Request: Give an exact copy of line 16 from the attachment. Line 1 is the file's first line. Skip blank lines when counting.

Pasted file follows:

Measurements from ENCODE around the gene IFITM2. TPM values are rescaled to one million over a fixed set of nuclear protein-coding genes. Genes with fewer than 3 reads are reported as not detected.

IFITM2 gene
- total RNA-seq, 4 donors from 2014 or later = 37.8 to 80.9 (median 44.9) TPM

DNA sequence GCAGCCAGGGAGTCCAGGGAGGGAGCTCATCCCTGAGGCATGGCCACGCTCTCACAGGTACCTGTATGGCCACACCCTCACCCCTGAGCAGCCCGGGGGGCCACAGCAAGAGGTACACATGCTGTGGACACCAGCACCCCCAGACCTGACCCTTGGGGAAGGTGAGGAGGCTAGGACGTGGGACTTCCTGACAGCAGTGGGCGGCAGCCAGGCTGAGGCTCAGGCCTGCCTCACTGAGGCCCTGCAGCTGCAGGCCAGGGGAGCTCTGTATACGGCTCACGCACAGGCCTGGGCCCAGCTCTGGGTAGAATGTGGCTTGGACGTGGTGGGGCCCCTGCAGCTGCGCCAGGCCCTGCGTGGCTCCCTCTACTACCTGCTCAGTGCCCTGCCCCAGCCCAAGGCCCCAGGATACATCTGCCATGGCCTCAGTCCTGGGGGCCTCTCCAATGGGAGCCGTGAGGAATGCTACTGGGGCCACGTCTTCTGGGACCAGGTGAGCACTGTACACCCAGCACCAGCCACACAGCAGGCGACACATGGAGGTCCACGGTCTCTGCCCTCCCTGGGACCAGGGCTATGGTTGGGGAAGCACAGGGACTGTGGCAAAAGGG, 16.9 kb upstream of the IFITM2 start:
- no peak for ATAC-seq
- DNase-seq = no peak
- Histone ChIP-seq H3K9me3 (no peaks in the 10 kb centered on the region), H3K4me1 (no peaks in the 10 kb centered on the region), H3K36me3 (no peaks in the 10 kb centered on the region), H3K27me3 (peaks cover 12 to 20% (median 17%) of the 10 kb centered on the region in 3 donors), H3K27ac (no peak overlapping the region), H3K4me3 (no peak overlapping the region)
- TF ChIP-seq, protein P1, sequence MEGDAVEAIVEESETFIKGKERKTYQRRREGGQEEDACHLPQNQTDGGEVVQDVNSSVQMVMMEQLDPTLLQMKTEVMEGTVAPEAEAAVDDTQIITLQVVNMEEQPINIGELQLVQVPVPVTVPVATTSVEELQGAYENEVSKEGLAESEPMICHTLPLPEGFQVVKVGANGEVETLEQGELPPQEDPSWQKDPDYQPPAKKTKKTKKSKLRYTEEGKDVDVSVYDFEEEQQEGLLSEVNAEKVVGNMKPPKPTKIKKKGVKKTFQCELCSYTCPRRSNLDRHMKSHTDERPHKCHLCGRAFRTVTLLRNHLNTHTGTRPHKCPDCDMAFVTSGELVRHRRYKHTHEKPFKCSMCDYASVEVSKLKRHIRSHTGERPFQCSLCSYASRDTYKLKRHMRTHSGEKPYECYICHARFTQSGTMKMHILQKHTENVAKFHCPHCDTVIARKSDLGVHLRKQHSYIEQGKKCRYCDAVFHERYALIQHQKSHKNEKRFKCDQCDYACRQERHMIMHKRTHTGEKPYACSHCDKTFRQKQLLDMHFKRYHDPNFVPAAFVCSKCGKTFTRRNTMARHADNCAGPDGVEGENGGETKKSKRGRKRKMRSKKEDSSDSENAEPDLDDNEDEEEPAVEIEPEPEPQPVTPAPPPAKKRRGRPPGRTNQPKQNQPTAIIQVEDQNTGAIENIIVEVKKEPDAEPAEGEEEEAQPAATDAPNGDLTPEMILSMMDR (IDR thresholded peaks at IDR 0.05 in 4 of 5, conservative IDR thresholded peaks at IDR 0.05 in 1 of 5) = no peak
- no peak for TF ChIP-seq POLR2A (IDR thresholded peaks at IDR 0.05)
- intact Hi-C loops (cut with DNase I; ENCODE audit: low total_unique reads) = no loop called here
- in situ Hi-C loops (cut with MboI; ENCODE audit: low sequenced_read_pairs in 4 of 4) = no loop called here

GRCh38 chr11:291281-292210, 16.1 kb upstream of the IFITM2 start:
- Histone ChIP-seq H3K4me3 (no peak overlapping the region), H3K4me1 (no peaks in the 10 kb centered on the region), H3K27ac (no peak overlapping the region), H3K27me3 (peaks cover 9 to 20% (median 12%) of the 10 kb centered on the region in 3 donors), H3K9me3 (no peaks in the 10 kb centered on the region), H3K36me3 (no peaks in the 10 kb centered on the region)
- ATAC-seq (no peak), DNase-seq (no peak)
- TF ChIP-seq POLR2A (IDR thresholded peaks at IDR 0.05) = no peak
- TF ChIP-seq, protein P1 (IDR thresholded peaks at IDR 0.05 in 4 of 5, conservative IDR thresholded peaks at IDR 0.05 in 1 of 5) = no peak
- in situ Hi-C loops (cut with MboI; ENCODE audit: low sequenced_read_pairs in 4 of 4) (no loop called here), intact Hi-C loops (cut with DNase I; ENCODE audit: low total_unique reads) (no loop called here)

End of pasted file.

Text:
- TF ChIP-seq, protein P1 (IDR thresholded peaks at IDR 0.05 in 4 of 5, conservative IDR thresholded peaks at IDR 0.05 in 1 of 5) = no peak